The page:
Dumping Trump in November might offer the US a chance to revive a multilateral approach, but even then, powerful forces still move the world away from globalisation. Consider the creeping Balkanisation of the internet. China has already asserted its suzerainty and censorship behind the Great Firewall of China. Russia’s Domain Name System would enable Moscow to restrict access to foreign websites and web services such as Facebook and Google. At the very least, Covid-19 will oblige governments to redefine what they consider to be ‘critical interests’ covering technology and other advanced products.
How might an advanced economy like Britain be affected? The answer changes by the week. If demand collapses further, the state will surely have to extend support for companies and workforces. Big companies will demand special treatment. They deserve support, but not if they continue to shell out dividends to shareholders. EasyJet, for example, paid £60 million to founder Stelios Haji-Ioannou and his family but says it has no current plans to seek state support.
Small and medium-sized enterprises are vulnerable, the gig economy even more so. And there’s a wider point about the value of labour. Covid-19 has redefined what a ‘key worker’ is and exposed the gap between their importance and their salaries. Many bankers have been filling their boots selling shares on behalf of clients. (Other bank staff, in fairness, are the essential agents for transmitting government policy such as mortgage payments to hard-pressed householders.) By contrast, health service workers were underpaid because there appeared to be an infinite supply of labour. Today, NHS staff are in desperate demand. How will they respond in the post-corona pay round?
As the battle against Covid-19 intensifies, there will be many losers. But there will also be one big winner: technology. The virus will not arrest the march of artificial intelligence. It may even accelerate it. Tech will be an indispensable weapon in the fight against future pandemics. Asian countries, having lived through the 2003 Sars epidemic, were far faster and more intrusive in their response. South Korea and Taiwan adopted rapid-fire testing with a flexibility and speed which would put the Europeans to shame.
In Singapore, which has admittedly a relatively small population of fewer than six million, the authorities have just launched TraceTogether, an app that uses Bluetooth to record distance between users and the duration of their encounters. People consent to give information to the health ministry, where it is encrypted and later deleted. Once the dust settles, the British must surely learn from Asia when building a better shield against the next pandemic. The trade-off between ceding privacy and adopting effective prevention might be one people wish to make.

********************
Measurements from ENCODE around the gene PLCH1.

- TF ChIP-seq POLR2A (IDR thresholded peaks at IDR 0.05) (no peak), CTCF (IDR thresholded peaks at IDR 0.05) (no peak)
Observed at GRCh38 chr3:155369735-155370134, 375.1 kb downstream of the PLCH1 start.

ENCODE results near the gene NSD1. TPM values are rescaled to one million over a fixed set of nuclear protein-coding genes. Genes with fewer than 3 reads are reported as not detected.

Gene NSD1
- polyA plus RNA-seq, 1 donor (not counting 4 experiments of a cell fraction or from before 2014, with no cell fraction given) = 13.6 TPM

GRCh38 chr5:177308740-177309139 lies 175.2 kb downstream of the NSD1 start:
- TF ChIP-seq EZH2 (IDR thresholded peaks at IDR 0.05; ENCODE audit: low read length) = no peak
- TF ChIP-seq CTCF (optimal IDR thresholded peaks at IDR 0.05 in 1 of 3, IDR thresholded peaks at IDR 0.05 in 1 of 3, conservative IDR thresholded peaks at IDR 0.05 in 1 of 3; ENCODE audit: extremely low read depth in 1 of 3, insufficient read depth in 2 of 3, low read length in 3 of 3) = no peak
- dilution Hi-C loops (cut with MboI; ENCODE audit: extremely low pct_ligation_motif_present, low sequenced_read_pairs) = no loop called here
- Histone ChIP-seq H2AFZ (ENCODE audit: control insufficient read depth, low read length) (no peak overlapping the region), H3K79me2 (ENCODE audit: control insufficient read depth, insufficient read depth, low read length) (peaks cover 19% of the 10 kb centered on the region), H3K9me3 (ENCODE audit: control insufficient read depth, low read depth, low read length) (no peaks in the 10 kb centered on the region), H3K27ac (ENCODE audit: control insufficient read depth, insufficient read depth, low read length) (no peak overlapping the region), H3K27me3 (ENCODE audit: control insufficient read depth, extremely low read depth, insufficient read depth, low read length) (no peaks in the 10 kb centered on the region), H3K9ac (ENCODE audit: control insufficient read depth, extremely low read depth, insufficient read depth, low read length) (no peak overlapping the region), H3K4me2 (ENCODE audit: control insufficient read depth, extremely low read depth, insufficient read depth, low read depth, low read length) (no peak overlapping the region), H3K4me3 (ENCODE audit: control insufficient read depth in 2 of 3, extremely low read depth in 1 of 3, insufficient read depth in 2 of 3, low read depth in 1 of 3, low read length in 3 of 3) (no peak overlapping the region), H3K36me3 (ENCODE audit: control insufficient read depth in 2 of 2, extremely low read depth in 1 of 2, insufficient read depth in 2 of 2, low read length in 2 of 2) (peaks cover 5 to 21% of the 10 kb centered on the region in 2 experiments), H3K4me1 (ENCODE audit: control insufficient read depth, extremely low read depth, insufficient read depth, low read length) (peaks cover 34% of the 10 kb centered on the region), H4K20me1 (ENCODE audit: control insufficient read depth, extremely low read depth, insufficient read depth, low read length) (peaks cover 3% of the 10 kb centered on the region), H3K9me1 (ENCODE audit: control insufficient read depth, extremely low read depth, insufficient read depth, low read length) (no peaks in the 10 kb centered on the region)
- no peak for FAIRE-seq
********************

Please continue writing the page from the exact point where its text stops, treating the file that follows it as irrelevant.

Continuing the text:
Technology is not a one-way street to Orwellian dystopia. Technology will continue to empower the consumer. Virtual learning, video live-streaming and online delivery are all changing our approach to education, entertainment and food. Students charged £9,000 a year for university fees — suddenly informed they can do things just as well by watching videos at home for weeks on end — have already started to ask about value for money. (They were doing so beforehand, indeed, but nobody was listening.)
The new nationwide experiment in ‘remote learning’ is bound to open minds. And let’s also stop to think about what has just happened. If the best tuition is live-streamed from best-in-class grammar and state schools, as well as from private schools, is there any reason why it might not be made available to more willing students and teachers?
Much has been written about the rise of WFH (working from home). As my former Financial Times colleague Lucy Kellaway has often remarked, the rhythm and structure of an office are what make it special. The spirit of teamwork and common purpose are absent from a video conversation. On the other hand, working remotely for two or three months will stimulate organisations to rethink flexible working. WFH may turn out not to be a slacker’s paradise. If men do their bit at home, including on childcare, there could be more long-term opportunities for advancing women’s cause in the office.
In the short term, however, the casualties of Covid-19 will mount, not just in the hospitals but also in the market. The WeWork phenomenon — where trendy new companies could command eye-popping market valuations while losing money hand-over-fist in a search for growth — has passed. The liquidity party is over. Banks might not collapse this time, being well capitalised after 2008, but they remain hesitant about lending. A lot of businesses are going under or will fall victim to bigger, better-capitalised rivals, especially in the tech sector. As Warren Buffett said, when the tide goes out, that’s when you find out who’s wearing swimming trunks.
Covid-19 is indeed the Great Leveller. Conventional wisdoms have been shattered. But crises offer opportunities. Wise heads should be planning ahead. FDR, Churchill and, yes, Stalin lifted their sights in 1942-43 as the war against Nazi Germany began to turn. Prodded by gifted public servants like Keynes and others, these leaders thought about the future of Europe, the balance of power and the institutions of the post-war world.
We citizens, too, should think about our own roles and responsibilities, even as we agree that, for now, all that matters is survival.
Lionel Barber discusses the economic repercussions with Kate Andrews on The Edition podcast: